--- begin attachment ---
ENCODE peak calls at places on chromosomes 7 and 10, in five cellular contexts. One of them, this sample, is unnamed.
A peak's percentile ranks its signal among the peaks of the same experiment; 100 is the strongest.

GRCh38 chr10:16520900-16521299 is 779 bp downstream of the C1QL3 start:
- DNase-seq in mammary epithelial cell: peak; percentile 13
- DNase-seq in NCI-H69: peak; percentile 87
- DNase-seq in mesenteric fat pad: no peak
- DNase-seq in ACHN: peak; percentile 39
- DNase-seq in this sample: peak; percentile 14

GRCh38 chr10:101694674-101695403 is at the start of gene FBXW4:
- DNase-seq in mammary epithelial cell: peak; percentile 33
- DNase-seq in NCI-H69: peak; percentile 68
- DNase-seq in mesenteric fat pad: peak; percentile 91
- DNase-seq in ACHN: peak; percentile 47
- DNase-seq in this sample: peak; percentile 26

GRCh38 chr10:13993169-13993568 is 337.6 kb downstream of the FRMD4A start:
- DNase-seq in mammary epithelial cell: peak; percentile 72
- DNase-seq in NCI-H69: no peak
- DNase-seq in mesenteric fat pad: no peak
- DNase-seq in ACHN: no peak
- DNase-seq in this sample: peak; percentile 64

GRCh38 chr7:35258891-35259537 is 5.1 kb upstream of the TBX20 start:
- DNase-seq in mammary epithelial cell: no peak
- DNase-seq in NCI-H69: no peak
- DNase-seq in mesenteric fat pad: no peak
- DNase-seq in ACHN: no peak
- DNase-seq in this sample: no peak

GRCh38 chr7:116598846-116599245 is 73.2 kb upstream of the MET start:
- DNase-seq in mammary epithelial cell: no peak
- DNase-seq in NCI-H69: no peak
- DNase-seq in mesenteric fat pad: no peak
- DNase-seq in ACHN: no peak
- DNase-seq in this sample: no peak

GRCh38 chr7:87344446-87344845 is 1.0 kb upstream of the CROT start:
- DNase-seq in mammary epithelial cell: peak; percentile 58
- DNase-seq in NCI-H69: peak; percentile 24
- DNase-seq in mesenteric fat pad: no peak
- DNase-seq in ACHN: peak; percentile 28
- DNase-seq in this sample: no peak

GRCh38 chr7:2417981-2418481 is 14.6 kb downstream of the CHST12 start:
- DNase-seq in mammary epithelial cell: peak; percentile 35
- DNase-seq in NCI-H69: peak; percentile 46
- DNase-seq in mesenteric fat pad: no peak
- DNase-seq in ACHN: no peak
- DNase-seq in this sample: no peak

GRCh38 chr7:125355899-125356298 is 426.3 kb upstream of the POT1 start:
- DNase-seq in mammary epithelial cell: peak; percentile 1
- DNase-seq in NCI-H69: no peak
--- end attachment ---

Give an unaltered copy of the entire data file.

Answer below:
ENCODE peak calls at places on chromosomes 7 and 10, in five cellular contexts. One of them, this sample, is unnamed.
A peak's percentile ranks its signal among the peaks of the same experiment; 100 is the strongest.

GRCh38 chr10:16520900-16521299 is 779 bp downstream of the C1QL3 start:
- DNase-seq in mammary epithelial cell: peak; percentile 13
- DNase-seq in NCI-H69: peak; percentile 87
- DNase-seq in mesenteric fat pad: no peak
- DNase-seq in ACHN: peak; percentile 39
- DNase-seq in this sample: peak; percentile 14

GRCh38 chr10:101694674-101695403 is at the start of gene FBXW4:
- DNase-seq in mammary epithelial cell: peak; percentile 33
- DNase-seq in NCI-H69: peak; percentile 68
- DNase-seq in mesenteric fat pad: peak; percentile 91
- DNase-seq in ACHN: peak; percentile 47
- DNase-seq in this sample: peak; percentile 26

GRCh38 chr10:13993169-13993568 is 337.6 kb downstream of the FRMD4A start:
- DNase-seq in mammary epithelial cell: peak; percentile 72
- DNase-seq in NCI-H69: no peak
- DNase-seq in mesenteric fat pad: no peak
- DNase-seq in ACHN: no peak
- DNase-seq in this sample: peak; percentile 64

GRCh38 chr7:35258891-35259537 is 5.1 kb upstream of the TBX20 start:
- DNase-seq in mammary epithelial cell: no peak
- DNase-seq in NCI-H69: no peak
- DNase-seq in mesenteric fat pad: no peak
- DNase-seq in ACHN: no peak
- DNase-seq in this sample: no peak

GRCh38 chr7:116598846-116599245 is 73.2 kb upstream of the MET start:
- DNase-seq in mammary epithelial cell: no peak
- DNase-seq in NCI-H69: no peak
- DNase-seq in mesenteric fat pad: no peak
- DNase-seq in ACHN: no peak
- DNase-seq in this sample: no peak

GRCh38 chr7:87344446-87344845 is 1.0 kb upstream of the CROT start:
- DNase-seq in mammary epithelial cell: peak; percentile 58
- DNase-seq in NCI-H69: peak; percentile 24
- DNase-seq in mesenteric fat pad: no peak
- DNase-seq in ACHN: peak; percentile 28
- DNase-seq in this sample: no peak

GRCh38 chr7:2417981-2418481 is 14.6 kb downstream of the CHST12 start:
- DNase-seq in mammary epithelial cell: peak; percentile 35
- DNase-seq in NCI-H69: peak; percentile 46
- DNase-seq in mesenteric fat pad: no peak
- DNase-seq in ACHN: no peak
- DNase-seq in this sample: no peak

GRCh38 chr7:125355899-125356298 is 426.3 kb upstream of the POT1 start:
- DNase-seq in mammary epithelial cell: peak; percentile 1
- DNase-seq in NCI-H69: no peak